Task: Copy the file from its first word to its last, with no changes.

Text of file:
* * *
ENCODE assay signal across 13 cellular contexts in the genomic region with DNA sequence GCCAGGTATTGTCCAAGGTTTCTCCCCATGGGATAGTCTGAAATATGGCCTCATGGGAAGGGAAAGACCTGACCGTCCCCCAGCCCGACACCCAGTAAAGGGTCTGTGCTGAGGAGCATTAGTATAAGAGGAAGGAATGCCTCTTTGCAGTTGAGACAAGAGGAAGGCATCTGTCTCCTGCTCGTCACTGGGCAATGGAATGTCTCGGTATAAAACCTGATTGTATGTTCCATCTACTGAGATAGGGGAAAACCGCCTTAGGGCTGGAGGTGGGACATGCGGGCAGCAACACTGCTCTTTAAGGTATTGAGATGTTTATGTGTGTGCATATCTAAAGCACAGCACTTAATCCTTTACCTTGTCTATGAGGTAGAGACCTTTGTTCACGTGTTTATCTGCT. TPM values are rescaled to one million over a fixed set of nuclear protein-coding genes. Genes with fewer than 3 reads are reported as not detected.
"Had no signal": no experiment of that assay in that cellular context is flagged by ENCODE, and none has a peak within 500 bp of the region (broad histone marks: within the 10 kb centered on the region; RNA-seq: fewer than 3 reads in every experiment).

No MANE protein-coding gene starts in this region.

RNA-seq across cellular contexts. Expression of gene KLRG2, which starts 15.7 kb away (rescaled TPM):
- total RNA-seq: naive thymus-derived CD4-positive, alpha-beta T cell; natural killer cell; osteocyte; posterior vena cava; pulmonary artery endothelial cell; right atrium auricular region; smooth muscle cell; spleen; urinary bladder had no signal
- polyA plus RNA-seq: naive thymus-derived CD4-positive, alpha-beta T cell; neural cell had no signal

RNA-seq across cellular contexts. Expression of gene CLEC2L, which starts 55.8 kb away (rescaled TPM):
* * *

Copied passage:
ENCODE assay signal across 13 cellular contexts in the genomic region with DNA sequence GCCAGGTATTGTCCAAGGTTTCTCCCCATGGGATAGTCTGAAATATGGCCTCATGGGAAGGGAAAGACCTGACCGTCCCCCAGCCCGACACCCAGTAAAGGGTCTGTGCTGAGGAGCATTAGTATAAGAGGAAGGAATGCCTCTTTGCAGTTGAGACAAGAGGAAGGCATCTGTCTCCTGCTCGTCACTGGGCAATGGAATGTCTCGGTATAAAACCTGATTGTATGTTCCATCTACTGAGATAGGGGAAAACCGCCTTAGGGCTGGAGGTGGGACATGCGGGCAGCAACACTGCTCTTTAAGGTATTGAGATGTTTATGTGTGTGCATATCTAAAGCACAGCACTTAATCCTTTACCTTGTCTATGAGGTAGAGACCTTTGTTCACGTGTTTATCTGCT. TPM values are rescaled to one million over a fixed set of nuclear protein-coding genes. Genes with fewer than 3 reads are reported as not detected.
"Had no signal": no experiment of that assay in that cellular context is flagged by ENCODE, and none has a peak within 500 bp of the region (broad histone marks: within the 10 kb centered on the region; RNA-seq: fewer than 3 reads in every experiment).

No MANE protein-coding gene starts in this region.

RNA-seq across cellular contexts. Expression of gene KLRG2, which starts 15.7 kb away (rescaled TPM):
- total RNA-seq: naive thymus-derived CD4-positive, alpha-beta T cell; natural killer cell; osteocyte; posterior vena cava; pulmonary artery endothelial cell; right atrium auricular region; smooth muscle cell; spleen; urinary bladder had no signal
- polyA plus RNA-seq: naive thymus-derived CD4-positive, alpha-beta T cell; neural cell had no signal

RNA-seq across cellular contexts. Expression of gene CLEC2L, which starts 55.8 kb away (rescaled TPM):